Running a business is bitter sweet. Business owners and entrepreneurs have the opportunity to be their own bosses and make their own schedules while also doing something they are truly passionate about. However, no one said running a business was easy; it is also hard work.
There are a number of nuances to running a business, such as strategic planning, dealing with customers, and even trying to get paid. In fact, the majority of business owners will likely agree that one of the worst things about running a business is trying to get paid.
This begs the questions of how well you know your customers’ payment habits. Are you waiting too long to receive customer payments? Do you have unpaid invoices that are hurting your net sales? One way to better track customer payment habits and your overall sales is to track your Days Sales Outstanding (DSO).
What is Days Sales Outstanding (DSO)?
Days Sales Outstanding or DSO measures the average length of time between when an invoice is issued and when the customer pays. This data is a key indicator of your business’ Accounts Receivable position and health.
Although there are a number of DSO tracking resources available to help business owners manage their cash flow, DSO is calculated by using the following formula:
DSO = AR x Number of Days / Credit Sales for Period
This formula involves credit sales, which means the numeric results can vary based on the fluctuation in sales each month. For example, if you have several months with strong sales, and AR remains the same, then your DSO will appear lower even if AR collections were fewer.
Why is DSO important?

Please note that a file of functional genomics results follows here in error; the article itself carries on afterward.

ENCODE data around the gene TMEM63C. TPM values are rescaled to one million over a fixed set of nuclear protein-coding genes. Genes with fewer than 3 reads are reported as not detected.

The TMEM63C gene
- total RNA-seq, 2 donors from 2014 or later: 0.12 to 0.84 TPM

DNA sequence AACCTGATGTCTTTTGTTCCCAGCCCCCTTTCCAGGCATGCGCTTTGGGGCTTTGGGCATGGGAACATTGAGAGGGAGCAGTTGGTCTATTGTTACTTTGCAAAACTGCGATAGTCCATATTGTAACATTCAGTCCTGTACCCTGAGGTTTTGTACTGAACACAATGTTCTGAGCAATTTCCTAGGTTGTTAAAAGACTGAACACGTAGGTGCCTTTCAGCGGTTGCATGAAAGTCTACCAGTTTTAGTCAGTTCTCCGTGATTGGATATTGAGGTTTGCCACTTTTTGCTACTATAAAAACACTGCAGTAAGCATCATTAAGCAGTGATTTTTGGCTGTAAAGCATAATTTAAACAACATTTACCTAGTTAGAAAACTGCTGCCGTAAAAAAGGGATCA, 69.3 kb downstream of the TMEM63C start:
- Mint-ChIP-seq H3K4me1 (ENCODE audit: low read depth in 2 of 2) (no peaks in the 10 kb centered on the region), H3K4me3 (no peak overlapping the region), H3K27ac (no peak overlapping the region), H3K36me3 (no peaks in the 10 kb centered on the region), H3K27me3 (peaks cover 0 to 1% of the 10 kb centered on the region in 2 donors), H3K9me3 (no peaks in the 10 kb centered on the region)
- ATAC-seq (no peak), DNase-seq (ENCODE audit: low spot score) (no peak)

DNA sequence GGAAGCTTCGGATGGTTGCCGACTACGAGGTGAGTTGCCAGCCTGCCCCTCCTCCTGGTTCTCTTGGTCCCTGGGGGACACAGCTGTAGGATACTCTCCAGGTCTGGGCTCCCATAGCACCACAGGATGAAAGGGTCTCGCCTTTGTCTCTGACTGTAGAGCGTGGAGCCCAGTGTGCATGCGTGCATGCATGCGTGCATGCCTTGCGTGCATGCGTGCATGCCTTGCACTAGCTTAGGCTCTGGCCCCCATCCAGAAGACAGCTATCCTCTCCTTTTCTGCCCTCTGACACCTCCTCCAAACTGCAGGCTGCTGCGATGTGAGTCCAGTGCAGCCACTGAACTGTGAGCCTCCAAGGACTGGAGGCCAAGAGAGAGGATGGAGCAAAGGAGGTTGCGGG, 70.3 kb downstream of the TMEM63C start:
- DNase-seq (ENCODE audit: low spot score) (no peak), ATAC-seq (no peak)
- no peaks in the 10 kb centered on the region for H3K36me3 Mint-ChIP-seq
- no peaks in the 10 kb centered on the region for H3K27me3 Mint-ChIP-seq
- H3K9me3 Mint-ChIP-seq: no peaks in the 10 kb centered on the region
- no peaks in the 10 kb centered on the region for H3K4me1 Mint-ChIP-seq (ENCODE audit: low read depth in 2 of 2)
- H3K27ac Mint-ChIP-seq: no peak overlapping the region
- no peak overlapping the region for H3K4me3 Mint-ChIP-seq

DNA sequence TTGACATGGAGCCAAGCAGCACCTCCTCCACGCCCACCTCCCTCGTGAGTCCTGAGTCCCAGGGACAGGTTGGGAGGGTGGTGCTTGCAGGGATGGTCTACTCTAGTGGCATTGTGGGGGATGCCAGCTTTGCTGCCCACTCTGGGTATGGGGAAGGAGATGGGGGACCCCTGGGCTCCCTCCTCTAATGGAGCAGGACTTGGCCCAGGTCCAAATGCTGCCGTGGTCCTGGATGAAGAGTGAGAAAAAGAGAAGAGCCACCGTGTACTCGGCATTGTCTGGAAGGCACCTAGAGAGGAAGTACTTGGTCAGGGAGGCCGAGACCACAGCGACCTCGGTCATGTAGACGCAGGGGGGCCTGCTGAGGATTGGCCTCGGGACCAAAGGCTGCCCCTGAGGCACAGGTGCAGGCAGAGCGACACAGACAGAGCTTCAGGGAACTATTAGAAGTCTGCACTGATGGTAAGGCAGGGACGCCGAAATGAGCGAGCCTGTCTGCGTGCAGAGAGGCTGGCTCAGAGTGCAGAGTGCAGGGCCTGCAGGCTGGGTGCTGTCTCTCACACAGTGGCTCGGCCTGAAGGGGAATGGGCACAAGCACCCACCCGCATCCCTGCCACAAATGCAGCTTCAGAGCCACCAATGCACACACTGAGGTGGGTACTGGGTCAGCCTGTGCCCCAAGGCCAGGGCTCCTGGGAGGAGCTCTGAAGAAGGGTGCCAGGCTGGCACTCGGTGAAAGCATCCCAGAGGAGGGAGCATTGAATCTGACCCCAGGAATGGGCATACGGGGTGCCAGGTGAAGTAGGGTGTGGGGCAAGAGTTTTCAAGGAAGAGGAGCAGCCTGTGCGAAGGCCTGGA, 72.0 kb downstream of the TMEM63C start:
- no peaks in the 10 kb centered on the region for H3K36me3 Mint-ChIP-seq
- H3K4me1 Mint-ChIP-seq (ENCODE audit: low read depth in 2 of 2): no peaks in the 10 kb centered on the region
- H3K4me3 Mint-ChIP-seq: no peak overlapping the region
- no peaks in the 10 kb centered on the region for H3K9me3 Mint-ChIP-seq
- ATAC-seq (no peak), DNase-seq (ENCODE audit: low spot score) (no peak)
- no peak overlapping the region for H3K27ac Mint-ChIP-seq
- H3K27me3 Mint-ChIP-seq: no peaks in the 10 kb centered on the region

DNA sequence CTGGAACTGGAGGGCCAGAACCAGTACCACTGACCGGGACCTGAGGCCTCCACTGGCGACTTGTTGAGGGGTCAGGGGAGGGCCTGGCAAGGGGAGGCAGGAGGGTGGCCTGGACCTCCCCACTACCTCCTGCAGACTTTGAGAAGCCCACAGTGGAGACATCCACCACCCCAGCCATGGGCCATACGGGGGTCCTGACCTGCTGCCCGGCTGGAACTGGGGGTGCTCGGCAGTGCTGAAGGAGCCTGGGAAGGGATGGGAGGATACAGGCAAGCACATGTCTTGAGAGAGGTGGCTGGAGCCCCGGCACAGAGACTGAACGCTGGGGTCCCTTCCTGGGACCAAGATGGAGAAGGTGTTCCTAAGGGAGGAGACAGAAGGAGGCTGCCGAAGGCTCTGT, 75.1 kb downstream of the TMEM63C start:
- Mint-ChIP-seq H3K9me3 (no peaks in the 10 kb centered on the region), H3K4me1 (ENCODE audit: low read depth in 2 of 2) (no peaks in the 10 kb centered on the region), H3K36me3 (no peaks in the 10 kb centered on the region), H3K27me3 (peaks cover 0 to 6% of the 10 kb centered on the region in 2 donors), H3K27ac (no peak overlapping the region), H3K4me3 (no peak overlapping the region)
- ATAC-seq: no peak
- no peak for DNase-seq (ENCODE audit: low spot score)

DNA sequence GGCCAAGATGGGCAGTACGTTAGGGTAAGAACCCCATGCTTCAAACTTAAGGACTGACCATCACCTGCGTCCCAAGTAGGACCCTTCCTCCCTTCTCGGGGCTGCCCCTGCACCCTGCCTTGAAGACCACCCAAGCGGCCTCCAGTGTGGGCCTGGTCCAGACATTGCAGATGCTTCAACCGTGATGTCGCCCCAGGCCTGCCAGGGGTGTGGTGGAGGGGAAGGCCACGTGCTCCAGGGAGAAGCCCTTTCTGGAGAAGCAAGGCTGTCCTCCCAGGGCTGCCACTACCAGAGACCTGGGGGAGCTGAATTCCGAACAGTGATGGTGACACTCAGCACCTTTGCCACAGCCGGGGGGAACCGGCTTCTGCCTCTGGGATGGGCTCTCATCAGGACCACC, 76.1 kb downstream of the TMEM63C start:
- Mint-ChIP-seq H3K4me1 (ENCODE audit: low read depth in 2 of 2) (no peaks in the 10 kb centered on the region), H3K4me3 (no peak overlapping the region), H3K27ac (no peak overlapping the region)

DSO is typically calculated on a monthly basis. The administrative or financial analyst teams in your business will run reports to see how well your company is performing financially and calculate overall AR and financial health.
Tracking DSO provides business owners with insights on the average number of days invoices are outstanding. Having this data and information readily available can help business owners dramatically improve the company’s cash flow.
All in all, DSO is a great performance metric to track your general AR health. DSO accounts for both on-time payments received as well as overdue payments.
How to Reduce DSO
If your DSO “bottom line” increases each month, then it might be time to make more follow up calls and send more email reminders to try and collect outstanding invoices.
Additionally, here are some other tactics you can try to ensure that you get paid:
- Give your customers a call. Email reminders are great, but sometimes giving them a call is better. Calling them will not only give you the opportunity to maintain existing customer relationships and giving them a personal touch, it’s also a great way to follow up on outstanding invoices to make sure you get paid.
- Adjust your net terms. If you notice your DSO bottom line getting worse, then it might be time to look at why. Perhaps your current net terms are too difficult for customers to meet. Consider adjusting your payment terms. Try setting your net terms for 30 or 15 days to dramatically improve your DSO.
- Make it easy for your customers to pay. Sometimes offering multiple payment options for customers and clearly stating payment details will increase your chances of getting paid on time. Be sure thesepayment options, policies, and details are clearly stated on your invoices.
- Consistent follow ups. The easiest way is by sending out consistent, systematic payment reminders so that unpaid invoices don’t slip through the cracks and customers are held accountable.
All in all, you don’t have to be an accountant or a financial analyst to understand how DSO works and reap the benefits that go with it. Most companies have an administrative or bookkeeping team to analyze this data. However, if you are a solo-preneur, you can easily implement DSO analytics software which will track your DSO for you.
In summary, tracking your DSO will not only give you a better picture of your company’s overall financial and AR health, it will also help you to learn your customers’ payment behaviors. These insights and data will enable you to adjust your payment options and terms to increase your chances of customers paying on time.